Sweating the small stuff

While facing monumental challenges with heroism and humor, we always sweat the small stuff as though our survival depended on it.

Park Hotel terror attack (photo credit: REUTERS)
Park Hotel terror attack
(photo credit: REUTERS)
Checking to make sure I was in a legal spot, I put the gear in park, pulled the emergency brake and turned off the engine. In spite of having spent nearly two hours in the car with the air-conditioner blowing in my face, I was sweating.
This was not due to the weather, however. Though the country was in its sharp, post-Passover leap into summer, the day had a spring feel, its crispness barely marred by the shift from dry to humid that is normal when going from Jerusalem to the coast.
No, the perspiration on my upper lip derived from the anxiety I had been experiencing since preparing for the drive to Netanya.
Nor was the purpose of the trip – to deliver a lecture on Israeli culture and current events – the source of my nerves. I don’t suffer from stage-fright.
But I am terrified of getting lost on the way to a gig.
I also hate being late. This means leaving lots of extra time to take the wrong exit off the highway or maneuver necessary U-turns. As a result, I always arrive early. The day in question was no exception.
I got out of the car and looked around the mostly residential street – more than half an hour to kill and not a shop or café in sight. I decided to walk towards the sea and look around.
Within a minute, I found myself at the entrance to the Park Hotel.
It was here, in 2002, that the Passover massacre took place. During the hotel’s annual Seder, a suicide bomber from Tulkarm (just over an hour away), walked into the hotel disguised as a woman and blew himself up in the dining room.
Blood and body parts covered the matza-laden tables. It was carnage that the Israeli public, already in a trauma- induced haze from daily terrorist attacks against innocent civilians on buses and in restaurants, could barely fathom, let alone stomach.
Thirty people were killed that night and 140 wounded, most of them elderly.
Among the victims were Holocaust survivors, who had lived through unthinkable atrocities and made it to the Jewish state, only to be slaughtered or maimed during the holiday commemorating the freedom of the Israelites from Egyptian bondage.
And now here I was, standing at the site of the barbaric event, which spurred then-prime minister Ariel Sharon to launch Operation Defensive Shield against the terrorist infrastructure in the West Bank. But there was nothing about the building itself that revealed what had taken place in its halls only a few years earlier. It was just a small, unassuming hotel, with no distinction other than its location on the shore of the Mediterranean.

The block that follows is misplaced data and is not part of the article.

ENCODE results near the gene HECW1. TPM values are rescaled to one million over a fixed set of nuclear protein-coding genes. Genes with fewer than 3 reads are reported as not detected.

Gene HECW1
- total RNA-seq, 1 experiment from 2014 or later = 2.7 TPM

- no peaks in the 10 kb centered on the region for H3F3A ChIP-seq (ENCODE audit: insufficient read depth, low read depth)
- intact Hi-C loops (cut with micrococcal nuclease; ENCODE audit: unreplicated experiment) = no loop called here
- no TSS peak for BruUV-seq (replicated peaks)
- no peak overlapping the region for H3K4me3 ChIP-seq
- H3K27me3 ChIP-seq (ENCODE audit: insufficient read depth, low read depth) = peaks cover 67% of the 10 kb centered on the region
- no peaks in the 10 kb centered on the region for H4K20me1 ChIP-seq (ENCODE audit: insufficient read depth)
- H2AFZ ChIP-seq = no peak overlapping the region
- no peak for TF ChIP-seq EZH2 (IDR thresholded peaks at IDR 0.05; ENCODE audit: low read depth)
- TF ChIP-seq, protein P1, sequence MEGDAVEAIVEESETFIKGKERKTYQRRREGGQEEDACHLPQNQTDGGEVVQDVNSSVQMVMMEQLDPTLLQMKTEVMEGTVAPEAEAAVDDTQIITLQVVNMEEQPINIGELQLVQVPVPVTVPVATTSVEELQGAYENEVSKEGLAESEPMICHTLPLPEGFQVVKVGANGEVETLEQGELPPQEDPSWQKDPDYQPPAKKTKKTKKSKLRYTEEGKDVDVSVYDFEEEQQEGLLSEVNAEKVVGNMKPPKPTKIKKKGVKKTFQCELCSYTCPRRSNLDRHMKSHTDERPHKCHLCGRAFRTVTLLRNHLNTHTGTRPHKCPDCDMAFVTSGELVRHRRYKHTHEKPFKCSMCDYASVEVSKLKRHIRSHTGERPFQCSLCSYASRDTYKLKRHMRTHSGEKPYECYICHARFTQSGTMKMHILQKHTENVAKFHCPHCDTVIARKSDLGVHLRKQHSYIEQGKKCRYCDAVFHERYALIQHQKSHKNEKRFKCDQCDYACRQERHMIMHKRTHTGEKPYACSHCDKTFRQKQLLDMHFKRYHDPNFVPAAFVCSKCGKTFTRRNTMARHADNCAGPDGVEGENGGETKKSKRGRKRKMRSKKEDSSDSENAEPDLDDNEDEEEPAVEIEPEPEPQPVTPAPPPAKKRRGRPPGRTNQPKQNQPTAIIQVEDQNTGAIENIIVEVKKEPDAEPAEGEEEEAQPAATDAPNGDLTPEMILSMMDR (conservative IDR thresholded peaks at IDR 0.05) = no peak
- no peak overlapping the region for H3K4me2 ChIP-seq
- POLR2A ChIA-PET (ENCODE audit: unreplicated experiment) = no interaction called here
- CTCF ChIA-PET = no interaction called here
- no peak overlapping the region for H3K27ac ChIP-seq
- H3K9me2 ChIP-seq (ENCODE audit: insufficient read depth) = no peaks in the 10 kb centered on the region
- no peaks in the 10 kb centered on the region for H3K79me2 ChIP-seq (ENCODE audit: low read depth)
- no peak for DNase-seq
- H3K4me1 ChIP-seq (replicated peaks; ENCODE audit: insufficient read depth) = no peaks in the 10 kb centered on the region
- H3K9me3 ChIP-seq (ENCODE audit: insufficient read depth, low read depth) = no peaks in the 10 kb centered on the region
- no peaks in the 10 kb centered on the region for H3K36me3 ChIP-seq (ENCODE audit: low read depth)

I looked at my watch. Still a good 20 minutes to go before my appointment.
It was just enough time to freshen up.
Yet I was hesitant. Maybe it was inappropriate to waltz into a hotel where I wasn’t staying to use the bathroom. I wondered what I would say if asked for my room number.
But, oddly, there was no guard at the door. Nor did the man at the reception desk even notice my entry into the otherwise empty premises.
Surprised at the lack of security, but glad to be able to make my way undetected, I went into the ladies’ room.
While in a stall, I heard a clicking noise. It didn’t sound promising, but I told myself not to panic.
After washing my hands and face, however, I discovered that the main door had been locked from the outside.
“Hello?” I called out, first tapping politely and then pounding with all my might. “Hello!” My efforts proved fruitless. Nobody could hear me. No one knew I was there.
At this point, I had less than 10 minutes to get to my lecture, and I was trapped. Thoughts of the tragedy that had befallen all those poor people in this very venue were instantly replaced by more mundane concerns.
I took out my cellphone and dialed directory assistance.
“The Park Hotel in Netanya,” I requested, scribbling the number on a scrap of paper with a lipstick. Blessing modern technology, I called the hotel.
“Um, I’m locked in your ladies’ room,” I said. “Can somebody please come and let me out?” The sound of the janitor’s key in the latch was a huge relief. Not only was I liberated from my embarrassing captivity, but the story made for a perfect introduction to the talk I gave on the miracles and paradoxes of Israeli society.
Indeed, while facing monumental challenges with heroism and humor, we always sweat the small stuff as though our survival depended on it. Maybe that’s the secret of our success.